Long before that diagnosis Milena started to have a speech and physiotherapy because she had some difficulties in saying first words and walking as well. She started to walk at the age of 3. Despite we had the diagnosis of DiGeorge Syndrome we somehow knew that something more was wrong because she was having the episodes of weakness which no doctor could explain or even understand. Those episodes started when Milena was about 16 months old. Most of the time she was doing fine, was cheerful and happy, but from time to time she would become extremely fatigued, she could not say a single word, sit straight, grasp toys, or even eat or drink. It usually lasted for about 2 hours and she would wake up in the morning. Sometimes it happened once a week, sometimes more or less often, but almost always after a fever. No doctor could tell us what makes her so weak and sleepy because all the blood tests, including the glucose level, were always normal.

The turning point came in February 2020 when Milena fell sick with a severe viral infection (probably Covid 19, but there were no tests for Covid at that time in Poland). The infection included pneumonia and a very high fever which lasted for about 6 days. She would take antibiotics and after few days everything seemed to get back to normal, but our little princess was weaker and weaker, she did not want to eat or drink much so we took her to the hospital and the blood tests just shocked the doctors! Her CK was at the level of 160,000 and she had very high levels of transaminases as well. After two days in the hospital she fell asleep and woke up only after 4 days in Intensive Care where she spent 7 days altogether. It was her first metabolic crisis. She was lying down in bed not moving a single finger during the first days after she woke up, but during the following weeks she regained all her abilities and skills that she had before the crisis. Thank God, even though she had heart surgery (or maybe thanks to it?), she had no cardiac complications during or after the crisis. She fought a harsh battle and she won it.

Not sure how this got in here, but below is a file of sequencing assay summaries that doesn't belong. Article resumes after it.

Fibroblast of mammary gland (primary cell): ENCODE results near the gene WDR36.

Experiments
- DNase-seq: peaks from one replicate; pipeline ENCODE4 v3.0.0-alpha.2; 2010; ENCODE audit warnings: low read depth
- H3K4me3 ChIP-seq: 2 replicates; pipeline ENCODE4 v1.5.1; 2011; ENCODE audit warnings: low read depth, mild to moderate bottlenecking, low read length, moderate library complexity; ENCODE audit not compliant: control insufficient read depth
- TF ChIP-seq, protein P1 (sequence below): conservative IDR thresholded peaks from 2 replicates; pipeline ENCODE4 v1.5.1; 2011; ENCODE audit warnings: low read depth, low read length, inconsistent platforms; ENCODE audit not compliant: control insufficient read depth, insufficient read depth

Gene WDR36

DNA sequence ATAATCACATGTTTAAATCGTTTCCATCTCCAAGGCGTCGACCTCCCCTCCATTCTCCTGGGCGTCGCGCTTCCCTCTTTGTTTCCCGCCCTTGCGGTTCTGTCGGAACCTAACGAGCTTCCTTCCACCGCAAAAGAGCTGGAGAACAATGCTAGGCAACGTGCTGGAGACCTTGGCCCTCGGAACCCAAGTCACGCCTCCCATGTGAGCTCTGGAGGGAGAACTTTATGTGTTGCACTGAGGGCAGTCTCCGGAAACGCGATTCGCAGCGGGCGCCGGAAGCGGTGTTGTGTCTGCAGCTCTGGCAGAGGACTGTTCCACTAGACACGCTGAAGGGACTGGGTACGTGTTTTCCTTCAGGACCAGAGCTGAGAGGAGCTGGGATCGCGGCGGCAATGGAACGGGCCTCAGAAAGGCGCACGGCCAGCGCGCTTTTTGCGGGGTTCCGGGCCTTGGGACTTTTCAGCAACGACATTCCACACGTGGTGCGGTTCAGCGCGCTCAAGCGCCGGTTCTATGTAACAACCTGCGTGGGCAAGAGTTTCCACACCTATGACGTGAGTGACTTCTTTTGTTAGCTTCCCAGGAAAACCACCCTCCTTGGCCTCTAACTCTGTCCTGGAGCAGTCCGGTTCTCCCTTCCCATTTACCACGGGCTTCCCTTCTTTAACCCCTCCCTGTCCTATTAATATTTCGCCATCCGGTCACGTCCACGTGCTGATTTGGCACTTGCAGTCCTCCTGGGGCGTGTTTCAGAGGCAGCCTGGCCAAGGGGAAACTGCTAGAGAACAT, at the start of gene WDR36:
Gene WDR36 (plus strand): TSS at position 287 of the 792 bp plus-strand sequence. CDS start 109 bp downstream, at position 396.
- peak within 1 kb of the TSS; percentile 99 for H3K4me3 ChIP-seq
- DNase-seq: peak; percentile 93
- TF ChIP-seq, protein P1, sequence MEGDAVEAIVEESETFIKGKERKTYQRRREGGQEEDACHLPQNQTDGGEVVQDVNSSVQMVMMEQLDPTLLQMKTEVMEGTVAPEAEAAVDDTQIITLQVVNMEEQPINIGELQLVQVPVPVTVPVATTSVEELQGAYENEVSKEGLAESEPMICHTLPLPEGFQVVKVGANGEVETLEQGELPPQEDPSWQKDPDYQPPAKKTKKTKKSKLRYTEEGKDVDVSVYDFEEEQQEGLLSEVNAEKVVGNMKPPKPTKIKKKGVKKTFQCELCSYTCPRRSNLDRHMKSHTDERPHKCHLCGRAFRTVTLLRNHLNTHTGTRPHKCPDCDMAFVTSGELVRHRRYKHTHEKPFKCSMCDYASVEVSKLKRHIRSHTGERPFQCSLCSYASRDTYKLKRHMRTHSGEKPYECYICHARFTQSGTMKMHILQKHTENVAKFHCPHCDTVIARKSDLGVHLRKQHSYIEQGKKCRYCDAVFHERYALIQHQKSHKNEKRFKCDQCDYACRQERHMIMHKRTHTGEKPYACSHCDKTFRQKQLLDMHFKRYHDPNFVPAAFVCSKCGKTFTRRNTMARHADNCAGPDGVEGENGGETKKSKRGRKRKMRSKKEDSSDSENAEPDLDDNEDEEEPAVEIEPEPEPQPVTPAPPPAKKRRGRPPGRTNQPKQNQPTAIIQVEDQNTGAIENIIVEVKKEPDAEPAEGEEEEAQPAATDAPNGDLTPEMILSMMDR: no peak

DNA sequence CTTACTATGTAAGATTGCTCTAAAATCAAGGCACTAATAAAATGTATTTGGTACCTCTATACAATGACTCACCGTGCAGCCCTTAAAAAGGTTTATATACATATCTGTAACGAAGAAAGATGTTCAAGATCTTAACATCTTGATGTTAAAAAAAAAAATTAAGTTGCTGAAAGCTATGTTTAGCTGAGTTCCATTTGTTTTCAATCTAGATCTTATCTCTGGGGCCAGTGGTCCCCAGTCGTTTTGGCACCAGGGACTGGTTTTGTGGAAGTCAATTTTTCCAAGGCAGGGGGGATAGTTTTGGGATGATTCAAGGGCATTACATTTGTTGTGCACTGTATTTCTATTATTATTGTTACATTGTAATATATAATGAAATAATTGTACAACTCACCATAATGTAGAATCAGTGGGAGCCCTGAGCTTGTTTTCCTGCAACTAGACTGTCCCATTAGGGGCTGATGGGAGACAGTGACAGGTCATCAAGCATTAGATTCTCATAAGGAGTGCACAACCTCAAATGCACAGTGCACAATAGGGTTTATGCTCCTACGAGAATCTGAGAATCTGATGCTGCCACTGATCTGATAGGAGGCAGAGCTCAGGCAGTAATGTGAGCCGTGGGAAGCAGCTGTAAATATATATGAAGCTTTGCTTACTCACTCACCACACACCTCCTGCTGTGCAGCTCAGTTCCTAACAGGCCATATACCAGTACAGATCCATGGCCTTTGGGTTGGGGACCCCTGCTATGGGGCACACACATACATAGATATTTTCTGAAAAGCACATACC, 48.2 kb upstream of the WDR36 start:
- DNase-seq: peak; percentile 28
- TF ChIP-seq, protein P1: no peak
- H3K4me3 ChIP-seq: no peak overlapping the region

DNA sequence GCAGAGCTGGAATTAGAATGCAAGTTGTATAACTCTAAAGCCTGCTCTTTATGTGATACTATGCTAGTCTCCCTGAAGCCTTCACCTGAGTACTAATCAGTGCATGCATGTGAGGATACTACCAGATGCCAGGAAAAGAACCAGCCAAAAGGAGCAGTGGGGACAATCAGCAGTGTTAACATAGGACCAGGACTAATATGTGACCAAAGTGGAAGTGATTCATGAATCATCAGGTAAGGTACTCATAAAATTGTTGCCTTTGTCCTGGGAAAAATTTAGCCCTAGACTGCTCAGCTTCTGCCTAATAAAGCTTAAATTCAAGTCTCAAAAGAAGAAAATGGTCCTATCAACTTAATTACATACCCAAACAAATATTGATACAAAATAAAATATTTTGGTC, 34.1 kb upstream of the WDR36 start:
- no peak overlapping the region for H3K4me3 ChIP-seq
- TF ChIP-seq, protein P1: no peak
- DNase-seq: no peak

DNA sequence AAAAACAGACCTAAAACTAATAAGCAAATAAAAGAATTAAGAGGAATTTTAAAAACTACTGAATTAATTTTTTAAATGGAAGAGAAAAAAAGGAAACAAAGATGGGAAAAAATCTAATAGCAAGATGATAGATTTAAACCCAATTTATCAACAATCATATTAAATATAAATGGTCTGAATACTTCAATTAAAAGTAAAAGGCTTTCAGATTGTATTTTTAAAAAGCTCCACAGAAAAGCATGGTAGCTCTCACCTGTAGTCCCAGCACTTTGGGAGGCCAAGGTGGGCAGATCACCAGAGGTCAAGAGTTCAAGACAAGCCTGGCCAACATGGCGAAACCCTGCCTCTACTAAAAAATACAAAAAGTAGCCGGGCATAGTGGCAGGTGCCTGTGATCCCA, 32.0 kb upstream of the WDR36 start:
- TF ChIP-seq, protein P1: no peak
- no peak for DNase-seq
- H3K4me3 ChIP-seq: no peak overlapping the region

Our doctors started to look for the reason for the crisis and one of the doctors told us about TANGO2. After about a year we got an official diagnosis. It was May 2021. Our geneticist told us that Milena is the only one in Poland who has been diagnosed with TANGO2 so far. We got some crucial pieces of information on what can cause her crises and how to react if one happens in the future, which is basically eliminating proteins from her diet and giving 10% glucose (about 2 liters per 24 hours). Despite all the information we had about TANGO2, we could not save her from having the second crisis which came in November 2021, almost two years after the first one. However because we now knew how to react during the crisis, the second one was much lighter than the first one and Milena was doing pretty fine, leaving the hospital after about 3 weeks.
In February we decided that Milena should have a PEG tube because after few years of a constant struggle to make her eat and drink more, we now know that she was not sufficiently meeting her needs. Through the PEG, she will mostly get hydration and nutrition because she is not able to eat and drink much -- especially during the episodes of weakness. We would like to start giving Milena a mito-coctail which we hope will help her to stay in a good condition and keep her smile on her beautiful face forever!

We are more than thankful for the TANGO2 Foundation for your research and huge support of our unique children and their families!

Victoria, Australia

Annie

Annie is two years old and she radiates joy. She loves music, dancing, bubbles and feeling the wind on her face. Everything is such a wonder to her. It is such a pleasure to watch her discover the world. She just loves to be here. She is a shining light of hope and a constant reminder of how precious our time here on Earth really is.